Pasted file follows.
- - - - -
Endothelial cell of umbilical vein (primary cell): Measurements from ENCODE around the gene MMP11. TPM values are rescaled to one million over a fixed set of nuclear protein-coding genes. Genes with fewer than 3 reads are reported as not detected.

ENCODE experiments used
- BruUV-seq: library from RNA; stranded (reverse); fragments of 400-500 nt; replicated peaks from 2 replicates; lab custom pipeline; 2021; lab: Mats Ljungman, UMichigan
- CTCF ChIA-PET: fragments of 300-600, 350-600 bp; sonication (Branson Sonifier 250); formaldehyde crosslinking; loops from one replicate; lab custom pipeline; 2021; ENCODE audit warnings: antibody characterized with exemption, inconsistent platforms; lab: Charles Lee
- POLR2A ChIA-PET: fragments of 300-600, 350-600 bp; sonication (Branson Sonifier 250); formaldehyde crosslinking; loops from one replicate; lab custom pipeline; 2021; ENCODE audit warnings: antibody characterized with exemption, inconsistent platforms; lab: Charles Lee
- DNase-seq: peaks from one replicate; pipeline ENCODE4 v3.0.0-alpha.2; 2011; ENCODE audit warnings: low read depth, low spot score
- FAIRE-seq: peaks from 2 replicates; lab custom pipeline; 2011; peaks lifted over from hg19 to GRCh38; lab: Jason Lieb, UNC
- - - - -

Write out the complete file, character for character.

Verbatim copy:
Endothelial cell of umbilical vein (primary cell): Measurements from ENCODE around the gene MMP11. TPM values are rescaled to one million over a fixed set of nuclear protein-coding genes. Genes with fewer than 3 reads are reported as not detected.

ENCODE experiments used
- BruUV-seq: library from RNA; stranded (reverse); fragments of 400-500 nt; replicated peaks from 2 replicates; lab custom pipeline; 2021; lab: Mats Ljungman, UMichigan
- CTCF ChIA-PET: fragments of 300-600, 350-600 bp; sonication (Branson Sonifier 250); formaldehyde crosslinking; loops from one replicate; lab custom pipeline; 2021; ENCODE audit warnings: antibody characterized with exemption, inconsistent platforms; lab: Charles Lee
- POLR2A ChIA-PET: fragments of 300-600, 350-600 bp; sonication (Branson Sonifier 250); formaldehyde crosslinking; loops from one replicate; lab custom pipeline; 2021; ENCODE audit warnings: antibody characterized with exemption, inconsistent platforms; lab: Charles Lee
- DNase-seq: peaks from one replicate; pipeline ENCODE4 v3.0.0-alpha.2; 2011; ENCODE audit warnings: low read depth, low spot score
- FAIRE-seq: peaks from 2 replicates; lab custom pipeline; 2011; peaks lifted over from hg19 to GRCh38; lab: Jason Lieb, UNC